The 'Cabriac' made in the late 1690s in Cremona around the time that Stradivari was developing a new model of violin. This violin was made on the cusp of what is known as the 'golden' period when Stradivari started to make the longer violins that he is known for today.
The form of the violin is beautiful and harmonious - very typical of Stradivari. It is very individual in itself, but still very recognizable as a work of its maker. The crest on the bottom of the violin suggests that the violin at one stage was in the same social sphere as the Medici family in Italy.
The Violin is made from Willow which is a very strong wood. This made it possible to thin out the wood, making it more flexible without risk of it breaking.
The wood would have arrived the free port of Venice and then been taken to Cremona where the violins were made. The quality of the wood is evident from the length and tightness of the grain in the spruce.
The Cremonese school invented the internal mould. This allowed for much more precise construction and flexibility in terms of how violin makers could experiment whilst the internal structure stayed exactly the same.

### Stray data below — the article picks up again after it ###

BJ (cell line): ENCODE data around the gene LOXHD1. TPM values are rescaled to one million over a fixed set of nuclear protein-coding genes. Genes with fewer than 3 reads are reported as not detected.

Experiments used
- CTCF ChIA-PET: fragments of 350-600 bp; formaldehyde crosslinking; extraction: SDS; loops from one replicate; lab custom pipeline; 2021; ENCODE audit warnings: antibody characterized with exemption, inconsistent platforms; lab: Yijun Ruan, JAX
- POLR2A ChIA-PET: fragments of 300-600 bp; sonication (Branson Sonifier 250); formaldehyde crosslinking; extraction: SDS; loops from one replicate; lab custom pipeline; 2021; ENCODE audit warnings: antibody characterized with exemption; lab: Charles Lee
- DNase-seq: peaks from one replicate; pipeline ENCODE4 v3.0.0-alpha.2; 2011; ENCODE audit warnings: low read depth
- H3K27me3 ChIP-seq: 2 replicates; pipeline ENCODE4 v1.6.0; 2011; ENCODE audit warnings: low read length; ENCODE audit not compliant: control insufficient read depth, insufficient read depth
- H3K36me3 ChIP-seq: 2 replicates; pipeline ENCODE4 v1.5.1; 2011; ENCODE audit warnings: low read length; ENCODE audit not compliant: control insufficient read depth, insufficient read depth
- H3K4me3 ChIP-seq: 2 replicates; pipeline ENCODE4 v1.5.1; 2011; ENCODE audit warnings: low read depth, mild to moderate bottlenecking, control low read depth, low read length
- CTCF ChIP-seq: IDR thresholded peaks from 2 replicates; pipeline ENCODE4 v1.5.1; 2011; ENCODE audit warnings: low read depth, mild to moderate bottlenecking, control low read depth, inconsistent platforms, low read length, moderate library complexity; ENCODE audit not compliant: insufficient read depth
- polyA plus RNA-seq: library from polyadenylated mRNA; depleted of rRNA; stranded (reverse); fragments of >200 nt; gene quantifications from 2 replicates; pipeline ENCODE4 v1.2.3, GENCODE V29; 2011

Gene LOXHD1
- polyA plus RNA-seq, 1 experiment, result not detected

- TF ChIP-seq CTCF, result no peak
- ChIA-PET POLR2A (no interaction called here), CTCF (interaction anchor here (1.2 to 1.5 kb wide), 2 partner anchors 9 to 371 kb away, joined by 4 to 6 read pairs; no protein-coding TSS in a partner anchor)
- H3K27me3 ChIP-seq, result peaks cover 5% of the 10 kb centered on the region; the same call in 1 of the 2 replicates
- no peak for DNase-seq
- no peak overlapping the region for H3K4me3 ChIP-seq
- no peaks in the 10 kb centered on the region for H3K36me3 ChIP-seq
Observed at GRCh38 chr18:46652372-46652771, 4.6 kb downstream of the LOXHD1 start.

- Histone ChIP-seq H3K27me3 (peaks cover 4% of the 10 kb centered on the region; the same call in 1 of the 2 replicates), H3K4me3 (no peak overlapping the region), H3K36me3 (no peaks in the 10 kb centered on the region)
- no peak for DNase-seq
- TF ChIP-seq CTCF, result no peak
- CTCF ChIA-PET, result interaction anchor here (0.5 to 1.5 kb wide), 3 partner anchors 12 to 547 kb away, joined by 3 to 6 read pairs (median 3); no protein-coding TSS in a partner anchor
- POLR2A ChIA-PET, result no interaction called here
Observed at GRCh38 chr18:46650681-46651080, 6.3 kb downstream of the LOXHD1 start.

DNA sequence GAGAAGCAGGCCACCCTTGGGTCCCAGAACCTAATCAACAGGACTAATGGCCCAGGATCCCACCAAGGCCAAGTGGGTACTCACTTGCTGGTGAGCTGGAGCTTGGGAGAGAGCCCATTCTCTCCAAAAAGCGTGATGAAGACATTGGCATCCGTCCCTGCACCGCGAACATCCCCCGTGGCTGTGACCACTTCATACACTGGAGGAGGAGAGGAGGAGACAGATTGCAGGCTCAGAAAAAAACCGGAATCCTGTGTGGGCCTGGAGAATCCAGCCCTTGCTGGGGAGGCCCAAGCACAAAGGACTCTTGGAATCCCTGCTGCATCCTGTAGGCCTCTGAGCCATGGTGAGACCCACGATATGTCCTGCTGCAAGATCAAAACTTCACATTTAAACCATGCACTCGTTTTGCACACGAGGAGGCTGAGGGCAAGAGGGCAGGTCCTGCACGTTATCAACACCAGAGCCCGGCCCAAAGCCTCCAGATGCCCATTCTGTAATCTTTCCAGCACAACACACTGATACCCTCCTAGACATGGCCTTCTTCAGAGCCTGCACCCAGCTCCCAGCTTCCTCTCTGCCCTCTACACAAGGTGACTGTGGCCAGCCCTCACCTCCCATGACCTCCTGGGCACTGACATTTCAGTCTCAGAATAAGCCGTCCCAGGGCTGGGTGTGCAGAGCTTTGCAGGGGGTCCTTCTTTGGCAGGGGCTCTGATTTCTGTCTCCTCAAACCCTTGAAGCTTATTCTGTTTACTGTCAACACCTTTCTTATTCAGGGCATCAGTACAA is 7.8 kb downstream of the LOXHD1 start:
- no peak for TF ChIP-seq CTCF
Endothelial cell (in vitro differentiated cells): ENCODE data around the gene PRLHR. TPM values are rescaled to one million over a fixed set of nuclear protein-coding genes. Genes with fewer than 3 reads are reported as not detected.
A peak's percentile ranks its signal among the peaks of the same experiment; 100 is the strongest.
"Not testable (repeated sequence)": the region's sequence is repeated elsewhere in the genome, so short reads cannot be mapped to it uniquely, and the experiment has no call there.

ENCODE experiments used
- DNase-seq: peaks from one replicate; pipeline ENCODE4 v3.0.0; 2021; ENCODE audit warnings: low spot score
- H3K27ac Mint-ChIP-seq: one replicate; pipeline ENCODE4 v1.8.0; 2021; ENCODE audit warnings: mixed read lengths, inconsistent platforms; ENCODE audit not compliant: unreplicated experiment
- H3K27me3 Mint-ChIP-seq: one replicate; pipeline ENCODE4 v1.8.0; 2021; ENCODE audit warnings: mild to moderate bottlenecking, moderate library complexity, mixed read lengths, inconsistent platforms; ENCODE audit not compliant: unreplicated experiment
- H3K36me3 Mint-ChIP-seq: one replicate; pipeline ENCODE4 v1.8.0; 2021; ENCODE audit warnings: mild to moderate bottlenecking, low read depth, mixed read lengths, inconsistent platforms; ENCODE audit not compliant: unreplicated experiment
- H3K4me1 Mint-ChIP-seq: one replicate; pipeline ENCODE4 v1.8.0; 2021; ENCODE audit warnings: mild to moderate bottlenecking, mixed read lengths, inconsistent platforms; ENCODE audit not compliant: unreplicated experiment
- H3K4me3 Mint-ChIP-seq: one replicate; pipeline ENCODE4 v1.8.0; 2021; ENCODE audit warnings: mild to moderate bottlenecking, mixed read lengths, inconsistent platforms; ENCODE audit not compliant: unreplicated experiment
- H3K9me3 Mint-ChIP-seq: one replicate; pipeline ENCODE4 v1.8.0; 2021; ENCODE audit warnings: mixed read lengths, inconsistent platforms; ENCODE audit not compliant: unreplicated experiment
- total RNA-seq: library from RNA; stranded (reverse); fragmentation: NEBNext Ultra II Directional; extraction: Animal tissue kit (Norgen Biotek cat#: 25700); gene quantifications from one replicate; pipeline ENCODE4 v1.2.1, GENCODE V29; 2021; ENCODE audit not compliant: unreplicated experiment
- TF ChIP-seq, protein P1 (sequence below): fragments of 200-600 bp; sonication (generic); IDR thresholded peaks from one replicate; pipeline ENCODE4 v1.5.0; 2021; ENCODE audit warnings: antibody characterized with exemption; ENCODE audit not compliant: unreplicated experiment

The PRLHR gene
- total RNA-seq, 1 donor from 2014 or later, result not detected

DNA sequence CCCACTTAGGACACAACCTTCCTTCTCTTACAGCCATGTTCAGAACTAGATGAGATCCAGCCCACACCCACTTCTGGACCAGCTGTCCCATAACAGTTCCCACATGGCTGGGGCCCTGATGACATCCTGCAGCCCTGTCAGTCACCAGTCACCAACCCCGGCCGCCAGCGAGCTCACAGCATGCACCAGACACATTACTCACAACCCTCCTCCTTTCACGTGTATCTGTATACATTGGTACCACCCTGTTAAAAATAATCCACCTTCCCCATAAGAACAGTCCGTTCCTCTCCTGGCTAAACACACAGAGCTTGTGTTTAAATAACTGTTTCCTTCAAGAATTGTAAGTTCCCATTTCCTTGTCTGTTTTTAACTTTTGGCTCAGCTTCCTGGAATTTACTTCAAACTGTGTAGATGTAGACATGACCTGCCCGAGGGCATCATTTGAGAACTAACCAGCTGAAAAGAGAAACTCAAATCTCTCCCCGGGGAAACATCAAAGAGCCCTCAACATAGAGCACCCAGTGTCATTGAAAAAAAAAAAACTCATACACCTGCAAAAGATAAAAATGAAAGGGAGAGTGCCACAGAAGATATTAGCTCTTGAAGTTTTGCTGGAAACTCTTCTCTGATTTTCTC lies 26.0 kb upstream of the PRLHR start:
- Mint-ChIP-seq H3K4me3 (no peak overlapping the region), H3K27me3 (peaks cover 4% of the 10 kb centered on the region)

Antonio Stradivari was an Italian luthier and a crafter of string instruments such as violins, cellos, guitars, violas, and harps. Stradivari is generally considered the most significant and greatest artisan in this field. It is estimated that he made 1,000 to 1,100 instruments and that around 650 of these instruments survive, including 450 to 512 violins.
In the early 1690s, Stradivari made a pronounced departure from his earlier style of instrument-making, changing two key elements of his instruments. First, he began to make violins with a larger pattern than previous instruments, which are usually dubbed "Long Strads". He also switched to using a darker, richer varnish, as opposed to a yellower varnish similar to that used by Amati. He continued to use this pattern until 1698, the same year he created the 'Cabriac'.
Simon Morris of Beares discusses the famous secret of the Stradivarius instruments which has garnered discussion the world over for hundreds of years.
Mark Robinson, Restorer at Beares, on the wood used to build the 'Cabriac' and its unique and beautiful construction.
Beares Managing Director, Simon Morris, discusses the Cabriac as a work of art: being very individual in itself, yet very recognisable as the work of its creator.
Beares restorer Mark Robinson discusses the individual nature of the Cabriac as a result of Stradivari's inclination to experiment and innovate.
International soloist Nigel Kennedy discusses the unique sound of the Cabriac, its 'aristocratic' delicacy that rewards the player for use of bow speed.